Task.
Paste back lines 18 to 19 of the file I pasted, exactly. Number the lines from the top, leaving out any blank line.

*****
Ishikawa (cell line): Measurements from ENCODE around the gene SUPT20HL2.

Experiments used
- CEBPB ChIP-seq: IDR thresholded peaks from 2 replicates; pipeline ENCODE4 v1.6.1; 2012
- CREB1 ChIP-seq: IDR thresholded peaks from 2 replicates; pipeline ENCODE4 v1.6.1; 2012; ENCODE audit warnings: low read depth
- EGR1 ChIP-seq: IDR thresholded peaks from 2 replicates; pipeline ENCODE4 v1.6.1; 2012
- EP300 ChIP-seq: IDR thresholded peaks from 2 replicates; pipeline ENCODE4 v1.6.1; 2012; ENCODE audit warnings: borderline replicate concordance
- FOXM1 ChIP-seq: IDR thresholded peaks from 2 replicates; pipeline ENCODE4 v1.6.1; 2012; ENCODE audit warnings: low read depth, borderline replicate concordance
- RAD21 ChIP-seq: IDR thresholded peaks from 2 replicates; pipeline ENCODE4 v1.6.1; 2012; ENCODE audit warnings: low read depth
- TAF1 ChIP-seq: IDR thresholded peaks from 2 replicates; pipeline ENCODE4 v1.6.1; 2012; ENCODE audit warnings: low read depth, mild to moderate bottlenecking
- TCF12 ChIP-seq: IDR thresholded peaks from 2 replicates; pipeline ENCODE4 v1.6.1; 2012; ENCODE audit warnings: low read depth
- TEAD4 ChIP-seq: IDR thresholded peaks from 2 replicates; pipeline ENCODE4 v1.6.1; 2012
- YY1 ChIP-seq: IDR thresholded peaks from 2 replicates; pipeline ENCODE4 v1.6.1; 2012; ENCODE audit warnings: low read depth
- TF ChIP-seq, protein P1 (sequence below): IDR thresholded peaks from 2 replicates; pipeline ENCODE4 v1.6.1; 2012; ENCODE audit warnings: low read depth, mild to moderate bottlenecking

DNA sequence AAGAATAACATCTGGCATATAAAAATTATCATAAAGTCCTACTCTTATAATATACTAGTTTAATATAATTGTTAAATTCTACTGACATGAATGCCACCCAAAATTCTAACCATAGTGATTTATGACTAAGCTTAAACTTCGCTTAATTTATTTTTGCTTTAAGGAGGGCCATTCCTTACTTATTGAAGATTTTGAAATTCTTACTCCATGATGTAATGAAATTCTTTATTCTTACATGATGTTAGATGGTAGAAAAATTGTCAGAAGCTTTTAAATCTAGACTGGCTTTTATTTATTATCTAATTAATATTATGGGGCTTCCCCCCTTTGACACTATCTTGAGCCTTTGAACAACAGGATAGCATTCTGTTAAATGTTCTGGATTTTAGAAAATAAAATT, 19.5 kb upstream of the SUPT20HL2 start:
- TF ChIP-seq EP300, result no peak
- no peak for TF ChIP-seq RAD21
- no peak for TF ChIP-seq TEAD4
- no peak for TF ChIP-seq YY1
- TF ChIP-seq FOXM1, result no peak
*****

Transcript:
- no peak for TF ChIP-seq YY1
- TF ChIP-seq FOXM1, result no peak